UNITED STATES DISTRICT COURT EASTERN DISTRICT OF NEW YORK
March 21, 2006
ZEKI KOCHISARLI, PLAINTIFF,
HAROLD J. TENOSO A/K/A HAL, ALAN MORRISON HAY, FRANCES GRIFFIN, FMB HOLDINGS LLC, DEFENDANTS.
FRANCES GRIFFIN AND FMB HOLDINGS LLC, COUNTER-CLAIMANTS,
ZEKI KOCHISARLI, COUNTER-DEFENDANT.
The opinion of the court was delivered by: Denis R. Hurley United States District Judge
MEMORANDUM & ORDER
Before the Court are four motions by the various parties in this dispute. Plaintiff Zeki Kochisarli ("Plaintiff") brought the present action against Defendants Harold Tenoso ("Tenoso"), Alan Morrison Hay ("Hay"), Frances Griffin ("Griffin"), and FMB Holdings ("FMB") following his purported default on a loan agreement, seeking to have the loan declared void. Plaintiff now moves to amend the original complaint; Defendant Tenoso seeks summary judgment as to his counterclaim; Plaintiff moves to dismiss the counterclaims of Defendants FMB and Griffin (jointly, "Counter-claimants"); and Plaintiff moves for Rule 11 sanctions against Dean Browning Webb, Esq. ("Mr. Webb"), the attorney for Counter-claimants.
The following summary of facts is drawn primarily from the Court's March 29, 2005 Memorandum. The facts are undisputed unless where otherwise noted.
Plaintiff is a gold jewelry craftsman. On or about April 23, 2001, experiencing financial difficulties and facing default on a prior outstanding loan obligation, he entered into a loan agreement with Tenoso. Plaintiff executed a mortgage note with a principal sum of $350,000.00, a mortgage on a commercial property in Long Island City that he owned, and a loan settlement sheet. Pursuant to the mortgage, Plaintiff granted Tenoso a secured interest in the Long Island City property. The loan agreement provided Tenoso with an option to purchase that property in the event that Plaintiff defaulted on the loan.
According to Plaintiff, he was supposed to use a portion of the loan to prevent foreclosure on his earlier debt, and furnish the remaining funds to Defendant FMB. Defendant FMB is managed by Defendant Griffin, Tenoso's sister, who is married to Defendant Hay. With the funds furnished to it, Defendant FMB was to buy gold as a raw material for jewelry manufacture. Accordingly, the loan agreement states that "the proceeds of this loan will be furnished to FMB, L.L.C. (the 'Guarantor') in the operation of [Plaintiff]'s jewelry manufacturing business. Specifically, the proceeds are to be used to purchase gold to be used in the manufacture of jewelry." Plaintiff claims that $250,000 of the loan went directly to FMB, but that he never received any of the proceeds. Plaintiff also claims that he never made any payments on the loan, and thought that all payments in the first year of the loan would be made by FMB.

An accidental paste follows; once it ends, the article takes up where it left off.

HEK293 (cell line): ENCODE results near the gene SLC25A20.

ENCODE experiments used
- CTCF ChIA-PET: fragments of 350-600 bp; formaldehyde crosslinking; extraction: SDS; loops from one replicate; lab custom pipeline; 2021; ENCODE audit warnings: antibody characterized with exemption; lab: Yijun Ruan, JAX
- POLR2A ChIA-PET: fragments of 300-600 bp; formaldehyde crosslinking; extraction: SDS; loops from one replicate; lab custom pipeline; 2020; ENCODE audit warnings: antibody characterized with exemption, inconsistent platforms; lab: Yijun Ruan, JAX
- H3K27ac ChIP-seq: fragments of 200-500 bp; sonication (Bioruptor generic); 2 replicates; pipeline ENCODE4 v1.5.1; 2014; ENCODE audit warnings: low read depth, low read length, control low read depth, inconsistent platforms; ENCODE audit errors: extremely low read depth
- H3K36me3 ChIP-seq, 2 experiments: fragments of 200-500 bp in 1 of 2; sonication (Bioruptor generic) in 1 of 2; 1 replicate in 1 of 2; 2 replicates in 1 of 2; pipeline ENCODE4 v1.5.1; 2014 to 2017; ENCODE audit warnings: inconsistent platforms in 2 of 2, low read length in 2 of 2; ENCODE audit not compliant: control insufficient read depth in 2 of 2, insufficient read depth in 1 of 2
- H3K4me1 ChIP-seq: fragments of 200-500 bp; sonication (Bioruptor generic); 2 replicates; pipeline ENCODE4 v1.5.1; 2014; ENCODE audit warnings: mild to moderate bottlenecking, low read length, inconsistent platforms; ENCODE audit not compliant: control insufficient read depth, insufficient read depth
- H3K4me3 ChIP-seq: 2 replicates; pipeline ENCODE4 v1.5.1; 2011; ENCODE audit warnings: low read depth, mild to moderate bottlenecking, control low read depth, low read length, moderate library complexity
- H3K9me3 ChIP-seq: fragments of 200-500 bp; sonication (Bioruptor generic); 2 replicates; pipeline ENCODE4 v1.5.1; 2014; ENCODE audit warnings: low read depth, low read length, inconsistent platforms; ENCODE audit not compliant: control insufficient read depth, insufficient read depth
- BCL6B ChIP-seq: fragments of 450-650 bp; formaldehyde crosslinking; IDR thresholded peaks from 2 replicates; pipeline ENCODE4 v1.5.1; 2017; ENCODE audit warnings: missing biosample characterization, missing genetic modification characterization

According to Plaintiff, FMB made every monthly loan payment until April 2002, when neither Plaintiff nor FMB made the required payment. As a result, Tenoso declared the loan in default, accelerated the loan payments, and notified Plaintiff that he intended to exercise his option to purchase the Long Island City property, as per the loan agreement. Plaintiff claims that Hay, Griffin and FMB were hired by Tenoso to act as his agents in selling the property.
On April 22, 2002, Plaintiff filed a voluntary bankruptcy petition in the United States Bankruptcy Court for the Eastern District of New York. On May 1, 2002, Tenoso filed a motion to be relieved from the automatic bankruptcy stay placed on Plaintiff's assets. In Tenoso's verification in support of that motion, he claimed that Plaintiff's total obligation to Tenoso was $521,136. On September 10, 2002, Tenoso filed three "proof of claim" forms with the bankruptcy court. First, Tenoso claimed that Plaintiff owed him $950,000. Then Tenoso claimed that Plaintiff owed him $480,931.75, plus late fees and attorneys fees. Finally, Tenoso claimed that Plaintiff was indebted to him for an "unknown" amount. On October 25, 2002, U.S. Bankruptcy Judge Stan Bernstein ordered the sale of Plaintiff's property; it was sold for the sum of $2,200,000.00. The Bankruptcy Court also ordered Plaintiff to pay $600,000 from the proceeds of this sale into an escrow account, to satisfy a potential future judgment in Tenoso's favor.